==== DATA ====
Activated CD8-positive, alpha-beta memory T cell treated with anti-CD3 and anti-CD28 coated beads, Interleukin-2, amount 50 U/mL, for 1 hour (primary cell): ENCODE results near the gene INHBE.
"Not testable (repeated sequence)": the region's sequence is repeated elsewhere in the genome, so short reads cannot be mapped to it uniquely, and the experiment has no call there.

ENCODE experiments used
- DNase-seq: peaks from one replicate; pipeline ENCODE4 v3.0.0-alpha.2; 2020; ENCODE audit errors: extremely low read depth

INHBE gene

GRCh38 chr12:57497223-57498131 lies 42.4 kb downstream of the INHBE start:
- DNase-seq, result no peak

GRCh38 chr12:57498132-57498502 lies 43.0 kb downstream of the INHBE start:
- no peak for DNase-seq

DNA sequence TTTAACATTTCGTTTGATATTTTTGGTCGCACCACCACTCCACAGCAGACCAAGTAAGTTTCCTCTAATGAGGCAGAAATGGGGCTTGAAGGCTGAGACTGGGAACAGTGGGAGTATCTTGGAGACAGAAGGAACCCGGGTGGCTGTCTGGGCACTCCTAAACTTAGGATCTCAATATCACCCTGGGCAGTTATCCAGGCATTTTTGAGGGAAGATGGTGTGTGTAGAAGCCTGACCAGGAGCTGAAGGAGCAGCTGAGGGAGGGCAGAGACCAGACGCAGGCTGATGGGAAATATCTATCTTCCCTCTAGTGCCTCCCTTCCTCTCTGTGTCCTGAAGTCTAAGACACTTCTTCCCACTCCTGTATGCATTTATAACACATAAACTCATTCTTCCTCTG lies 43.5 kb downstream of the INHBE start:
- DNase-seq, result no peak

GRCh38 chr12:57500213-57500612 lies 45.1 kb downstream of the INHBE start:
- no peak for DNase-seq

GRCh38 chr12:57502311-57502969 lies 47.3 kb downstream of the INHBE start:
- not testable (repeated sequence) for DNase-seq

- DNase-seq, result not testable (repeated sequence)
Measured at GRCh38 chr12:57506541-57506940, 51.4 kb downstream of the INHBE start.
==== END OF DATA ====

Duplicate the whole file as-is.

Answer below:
Activated CD8-positive, alpha-beta memory T cell treated with anti-CD3 and anti-CD28 coated beads, Interleukin-2, amount 50 U/mL, for 1 hour (primary cell): ENCODE results near the gene INHBE.
"Not testable (repeated sequence)": the region's sequence is repeated elsewhere in the genome, so short reads cannot be mapped to it uniquely, and the experiment has no call there.

ENCODE experiments used
- DNase-seq: peaks from one replicate; pipeline ENCODE4 v3.0.0-alpha.2; 2020; ENCODE audit errors: extremely low read depth

INHBE gene

GRCh38 chr12:57497223-57498131 lies 42.4 kb downstream of the INHBE start:
- DNase-seq, result no peak

GRCh38 chr12:57498132-57498502 lies 43.0 kb downstream of the INHBE start:
- no peak for DNase-seq

DNA sequence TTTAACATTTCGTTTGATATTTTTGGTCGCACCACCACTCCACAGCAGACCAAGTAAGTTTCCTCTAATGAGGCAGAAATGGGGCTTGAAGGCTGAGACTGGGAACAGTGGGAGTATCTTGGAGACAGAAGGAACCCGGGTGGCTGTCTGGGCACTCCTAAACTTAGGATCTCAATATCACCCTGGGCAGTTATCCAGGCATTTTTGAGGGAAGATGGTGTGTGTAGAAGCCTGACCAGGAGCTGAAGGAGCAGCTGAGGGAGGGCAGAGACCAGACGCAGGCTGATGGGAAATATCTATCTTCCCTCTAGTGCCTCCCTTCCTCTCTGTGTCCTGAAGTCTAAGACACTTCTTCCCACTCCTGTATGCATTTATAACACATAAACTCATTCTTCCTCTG lies 43.5 kb downstream of the INHBE start:
- DNase-seq, result no peak

GRCh38 chr12:57500213-57500612 lies 45.1 kb downstream of the INHBE start:
- no peak for DNase-seq

GRCh38 chr12:57502311-57502969 lies 47.3 kb downstream of the INHBE start:
- not testable (repeated sequence) for DNase-seq

- DNase-seq, result not testable (repeated sequence)
Measured at GRCh38 chr12:57506541-57506940, 51.4 kb downstream of the INHBE start.